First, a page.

Wednesday, December 17, 2008

Time Thievery

As I was taking a walk the other day I unfortunately ran into a woman in the neighborhood who was walking her dog. This is a woman to be avoided at all costs, as anyone who has ever gotten into a conversation with her will know. She is a nice person but once you start talking to her it is nearly impossible to get away; she rambles on in monologue going from one subject to the next, barely taking a breath and never allowing you to get a word in edgewise. I know people who have literally ducked behind rocks when they see her coming in order to avoid speaking with her.

I crossed her path going up the hill to my house and as we started talking I felt that familiar sense of panic: I'm going to be stuck here talking to her forever. I'm not in control. I'm one of those people who hates to be rude and don't want to interrupt someone else while they are talking; however, this person eventually pushes me to it. After listening to her monologue for about 15 minutes and feeling increasingly frustrated I jumped in: "It was nice talking to you, Alice, but I have to get going now". We said our goodbyes and I felt a flood of relief. I was on my way. Maybe next time I'll only wait 10 minutes.

The chapter I'm currently reading in Awakening the Buddha Within is about stealing and I began thinking how my situation of being held conversational captive applies to theft. I can attribute my feeling of panic to the fact that I knew I was going to be held up longer than I wanted to be and that it was going to be difficult to get away. In essence, my time was being stolen because it wasn't something I wanted to give.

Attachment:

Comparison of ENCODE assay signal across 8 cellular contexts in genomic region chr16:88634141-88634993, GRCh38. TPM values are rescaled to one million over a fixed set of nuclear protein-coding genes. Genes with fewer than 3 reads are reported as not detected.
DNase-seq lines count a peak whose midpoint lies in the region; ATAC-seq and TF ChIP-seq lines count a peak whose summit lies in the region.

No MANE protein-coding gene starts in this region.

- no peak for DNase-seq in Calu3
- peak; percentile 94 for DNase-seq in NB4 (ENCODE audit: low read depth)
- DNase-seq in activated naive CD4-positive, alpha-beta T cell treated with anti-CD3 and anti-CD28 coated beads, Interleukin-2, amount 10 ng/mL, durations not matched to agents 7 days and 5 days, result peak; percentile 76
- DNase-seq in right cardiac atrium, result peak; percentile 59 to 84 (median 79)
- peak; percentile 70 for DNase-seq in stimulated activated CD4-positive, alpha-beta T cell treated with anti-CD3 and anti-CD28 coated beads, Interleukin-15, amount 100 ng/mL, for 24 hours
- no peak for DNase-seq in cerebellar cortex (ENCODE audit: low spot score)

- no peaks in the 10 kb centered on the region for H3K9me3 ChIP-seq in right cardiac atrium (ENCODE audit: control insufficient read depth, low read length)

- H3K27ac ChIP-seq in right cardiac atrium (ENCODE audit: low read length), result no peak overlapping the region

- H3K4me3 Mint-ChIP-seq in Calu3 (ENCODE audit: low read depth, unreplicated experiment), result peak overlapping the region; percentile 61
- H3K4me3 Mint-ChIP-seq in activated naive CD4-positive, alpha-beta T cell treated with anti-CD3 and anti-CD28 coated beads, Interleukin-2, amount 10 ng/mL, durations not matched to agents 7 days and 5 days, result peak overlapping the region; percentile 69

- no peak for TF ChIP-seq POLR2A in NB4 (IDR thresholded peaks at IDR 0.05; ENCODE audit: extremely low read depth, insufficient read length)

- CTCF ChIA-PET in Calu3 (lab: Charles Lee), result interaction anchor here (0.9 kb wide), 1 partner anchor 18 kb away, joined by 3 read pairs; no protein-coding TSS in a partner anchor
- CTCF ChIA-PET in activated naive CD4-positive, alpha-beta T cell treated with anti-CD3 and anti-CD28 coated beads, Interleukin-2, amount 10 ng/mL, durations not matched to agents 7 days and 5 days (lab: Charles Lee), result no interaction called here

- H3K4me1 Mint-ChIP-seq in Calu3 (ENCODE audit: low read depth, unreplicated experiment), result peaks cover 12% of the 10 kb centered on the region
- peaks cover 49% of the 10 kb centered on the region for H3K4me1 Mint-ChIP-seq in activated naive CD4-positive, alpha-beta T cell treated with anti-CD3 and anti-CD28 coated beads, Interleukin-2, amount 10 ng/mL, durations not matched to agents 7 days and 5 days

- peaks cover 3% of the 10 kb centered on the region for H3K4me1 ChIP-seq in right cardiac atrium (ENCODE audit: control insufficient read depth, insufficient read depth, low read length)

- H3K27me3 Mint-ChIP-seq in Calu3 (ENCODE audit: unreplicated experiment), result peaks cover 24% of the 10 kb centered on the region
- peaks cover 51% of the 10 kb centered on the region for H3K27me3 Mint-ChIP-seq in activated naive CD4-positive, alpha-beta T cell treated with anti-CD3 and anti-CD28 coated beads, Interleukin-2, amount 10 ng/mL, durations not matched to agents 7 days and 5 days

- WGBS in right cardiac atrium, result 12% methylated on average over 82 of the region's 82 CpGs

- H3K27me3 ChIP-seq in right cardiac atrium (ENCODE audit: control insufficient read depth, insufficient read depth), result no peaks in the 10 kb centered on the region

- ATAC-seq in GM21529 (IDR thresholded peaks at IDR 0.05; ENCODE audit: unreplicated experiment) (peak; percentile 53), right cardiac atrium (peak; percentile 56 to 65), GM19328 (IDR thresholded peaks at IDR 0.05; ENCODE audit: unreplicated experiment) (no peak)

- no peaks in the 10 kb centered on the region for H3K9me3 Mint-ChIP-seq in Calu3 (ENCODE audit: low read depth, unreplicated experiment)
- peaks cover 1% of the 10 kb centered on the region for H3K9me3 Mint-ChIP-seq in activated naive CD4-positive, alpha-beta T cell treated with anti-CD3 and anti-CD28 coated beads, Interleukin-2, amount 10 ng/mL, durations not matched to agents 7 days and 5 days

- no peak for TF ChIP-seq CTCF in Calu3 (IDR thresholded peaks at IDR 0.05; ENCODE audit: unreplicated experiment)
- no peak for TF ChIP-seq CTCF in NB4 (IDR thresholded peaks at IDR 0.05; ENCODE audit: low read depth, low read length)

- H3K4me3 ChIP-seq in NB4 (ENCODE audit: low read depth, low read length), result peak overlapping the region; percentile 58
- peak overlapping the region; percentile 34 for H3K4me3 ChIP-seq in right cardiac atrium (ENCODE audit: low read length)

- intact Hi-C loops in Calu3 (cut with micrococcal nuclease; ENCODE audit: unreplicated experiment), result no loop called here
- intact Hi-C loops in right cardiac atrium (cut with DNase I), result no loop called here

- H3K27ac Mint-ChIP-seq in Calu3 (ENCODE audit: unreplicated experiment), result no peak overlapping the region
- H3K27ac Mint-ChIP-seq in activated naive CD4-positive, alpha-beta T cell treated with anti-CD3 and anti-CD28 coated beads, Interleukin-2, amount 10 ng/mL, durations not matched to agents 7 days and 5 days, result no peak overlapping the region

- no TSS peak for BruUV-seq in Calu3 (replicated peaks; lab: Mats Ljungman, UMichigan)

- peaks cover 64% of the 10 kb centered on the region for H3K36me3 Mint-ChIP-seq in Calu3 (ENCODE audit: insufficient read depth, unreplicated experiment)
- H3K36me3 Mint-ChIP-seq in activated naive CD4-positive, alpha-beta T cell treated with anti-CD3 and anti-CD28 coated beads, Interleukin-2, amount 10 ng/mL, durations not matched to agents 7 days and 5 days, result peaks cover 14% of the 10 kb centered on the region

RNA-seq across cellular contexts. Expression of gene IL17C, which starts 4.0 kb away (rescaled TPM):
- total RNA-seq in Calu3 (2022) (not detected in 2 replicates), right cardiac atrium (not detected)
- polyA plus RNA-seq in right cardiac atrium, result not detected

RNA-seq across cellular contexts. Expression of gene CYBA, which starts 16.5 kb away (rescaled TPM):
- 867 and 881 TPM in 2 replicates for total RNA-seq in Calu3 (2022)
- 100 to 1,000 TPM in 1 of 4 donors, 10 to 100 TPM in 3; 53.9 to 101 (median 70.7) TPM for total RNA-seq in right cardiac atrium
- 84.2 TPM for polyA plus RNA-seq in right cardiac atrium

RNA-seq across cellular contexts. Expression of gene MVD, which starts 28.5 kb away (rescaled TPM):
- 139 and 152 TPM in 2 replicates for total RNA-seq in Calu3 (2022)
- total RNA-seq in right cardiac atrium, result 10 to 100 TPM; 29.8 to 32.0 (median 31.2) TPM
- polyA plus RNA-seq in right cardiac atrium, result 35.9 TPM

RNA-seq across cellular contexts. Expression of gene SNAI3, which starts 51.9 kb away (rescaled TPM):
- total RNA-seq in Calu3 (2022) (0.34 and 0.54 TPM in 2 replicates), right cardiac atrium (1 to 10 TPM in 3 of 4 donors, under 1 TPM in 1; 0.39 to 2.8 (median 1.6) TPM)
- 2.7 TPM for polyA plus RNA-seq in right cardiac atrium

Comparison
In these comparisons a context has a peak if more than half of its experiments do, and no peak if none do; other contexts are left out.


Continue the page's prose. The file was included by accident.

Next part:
The most common example that comes to mind when someone mentions stealing is theft from a store or some one's home; taking a physical item that doesn't belong to you without permission. There are many more subtle types, such as taking up some one's time, using more than your share of resources, cheating on taxes, , misinforming the insurance company in order to get a better rate, not letting the store clerk know when she forgets to charge you for one item in your bag. We've all been guilty of theft of one type or another at some point.

In a perfect world we would never infringe upon anyone else's time or feel the need to claim more than our fair share of deductions on our taxes. The Buddhists say that we do these things because of our need to cling and grasp; we feel that we don't have "enough"; enough attention or money. Is one really worse than the other? I wonder if the current difficult economic times will produce more, or less of these behaviors?

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